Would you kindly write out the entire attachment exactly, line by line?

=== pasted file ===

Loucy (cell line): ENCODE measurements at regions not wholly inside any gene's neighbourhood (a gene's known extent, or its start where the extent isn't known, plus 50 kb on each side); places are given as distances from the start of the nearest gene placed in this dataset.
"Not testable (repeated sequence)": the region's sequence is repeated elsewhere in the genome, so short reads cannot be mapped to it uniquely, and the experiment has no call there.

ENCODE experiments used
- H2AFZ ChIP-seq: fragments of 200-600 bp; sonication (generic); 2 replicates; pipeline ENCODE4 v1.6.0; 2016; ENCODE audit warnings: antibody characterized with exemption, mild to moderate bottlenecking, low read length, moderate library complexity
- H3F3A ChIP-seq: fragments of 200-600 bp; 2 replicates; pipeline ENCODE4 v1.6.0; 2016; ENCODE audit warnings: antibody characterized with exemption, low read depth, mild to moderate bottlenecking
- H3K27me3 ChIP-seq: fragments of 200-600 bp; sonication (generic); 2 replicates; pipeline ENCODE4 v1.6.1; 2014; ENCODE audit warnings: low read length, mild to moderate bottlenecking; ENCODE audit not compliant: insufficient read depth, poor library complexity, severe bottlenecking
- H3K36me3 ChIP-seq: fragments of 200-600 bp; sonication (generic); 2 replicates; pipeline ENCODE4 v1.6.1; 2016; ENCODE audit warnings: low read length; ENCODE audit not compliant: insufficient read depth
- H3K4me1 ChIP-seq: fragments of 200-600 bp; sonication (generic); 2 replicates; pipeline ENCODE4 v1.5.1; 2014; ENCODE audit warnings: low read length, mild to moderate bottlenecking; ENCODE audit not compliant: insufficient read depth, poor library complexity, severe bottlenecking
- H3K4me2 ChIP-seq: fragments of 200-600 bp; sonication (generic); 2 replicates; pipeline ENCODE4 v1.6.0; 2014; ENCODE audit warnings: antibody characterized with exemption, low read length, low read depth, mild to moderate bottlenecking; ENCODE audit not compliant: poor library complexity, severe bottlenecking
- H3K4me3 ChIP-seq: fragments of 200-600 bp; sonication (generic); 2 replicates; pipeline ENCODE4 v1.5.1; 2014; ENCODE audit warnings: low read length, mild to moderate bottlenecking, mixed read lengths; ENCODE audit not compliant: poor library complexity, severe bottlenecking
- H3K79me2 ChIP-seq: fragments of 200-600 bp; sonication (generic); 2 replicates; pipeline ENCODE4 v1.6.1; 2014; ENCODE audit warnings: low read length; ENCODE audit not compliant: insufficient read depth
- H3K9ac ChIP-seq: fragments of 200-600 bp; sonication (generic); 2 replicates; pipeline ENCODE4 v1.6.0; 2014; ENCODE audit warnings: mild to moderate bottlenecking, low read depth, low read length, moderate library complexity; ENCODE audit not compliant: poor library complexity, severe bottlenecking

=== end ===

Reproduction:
Loucy (cell line): ENCODE measurements at regions not wholly inside any gene's neighbourhood (a gene's known extent, or its start where the extent isn't known, plus 50 kb on each side); places are given as distances from the start of the nearest gene placed in this dataset.
"Not testable (repeated sequence)": the region's sequence is repeated elsewhere in the genome, so short reads cannot be mapped to it uniquely, and the experiment has no call there.

ENCODE experiments used
- H2AFZ ChIP-seq: fragments of 200-600 bp; sonication (generic); 2 replicates; pipeline ENCODE4 v1.6.0; 2016; ENCODE audit warnings: antibody characterized with exemption, mild to moderate bottlenecking, low read length, moderate library complexity
- H3F3A ChIP-seq: fragments of 200-600 bp; 2 replicates; pipeline ENCODE4 v1.6.0; 2016; ENCODE audit warnings: antibody characterized with exemption, low read depth, mild to moderate bottlenecking
- H3K27me3 ChIP-seq: fragments of 200-600 bp; sonication (generic); 2 replicates; pipeline ENCODE4 v1.6.1; 2014; ENCODE audit warnings: low read length, mild to moderate bottlenecking; ENCODE audit not compliant: insufficient read depth, poor library complexity, severe bottlenecking
- H3K36me3 ChIP-seq: fragments of 200-600 bp; sonication (generic); 2 replicates; pipeline ENCODE4 v1.6.1; 2016; ENCODE audit warnings: low read length; ENCODE audit not compliant: insufficient read depth
- H3K4me1 ChIP-seq: fragments of 200-600 bp; sonication (generic); 2 replicates; pipeline ENCODE4 v1.5.1; 2014; ENCODE audit warnings: low read length, mild to moderate bottlenecking; ENCODE audit not compliant: insufficient read depth, poor library complexity, severe bottlenecking
- H3K4me2 ChIP-seq: fragments of 200-600 bp; sonication (generic); 2 replicates; pipeline ENCODE4 v1.6.0; 2014; ENCODE audit warnings: antibody characterized with exemption, low read length, low read depth, mild to moderate bottlenecking; ENCODE audit not compliant: poor library complexity, severe bottlenecking
- H3K4me3 ChIP-seq: fragments of 200-600 bp; sonication (generic); 2 replicates; pipeline ENCODE4 v1.5.1; 2014; ENCODE audit warnings: low read length, mild to moderate bottlenecking, mixed read lengths; ENCODE audit not compliant: poor library complexity, severe bottlenecking
- H3K79me2 ChIP-seq: fragments of 200-600 bp; sonication (generic); 2 replicates; pipeline ENCODE4 v1.6.1; 2014; ENCODE audit warnings: low read length; ENCODE audit not compliant: insufficient read depth
- H3K9ac ChIP-seq: fragments of 200-600 bp; sonication (generic); 2 replicates; pipeline ENCODE4 v1.6.0; 2014; ENCODE audit warnings: mild to moderate bottlenecking, low read depth, low read length, moderate library complexity; ENCODE audit not compliant: poor library complexity, severe bottlenecking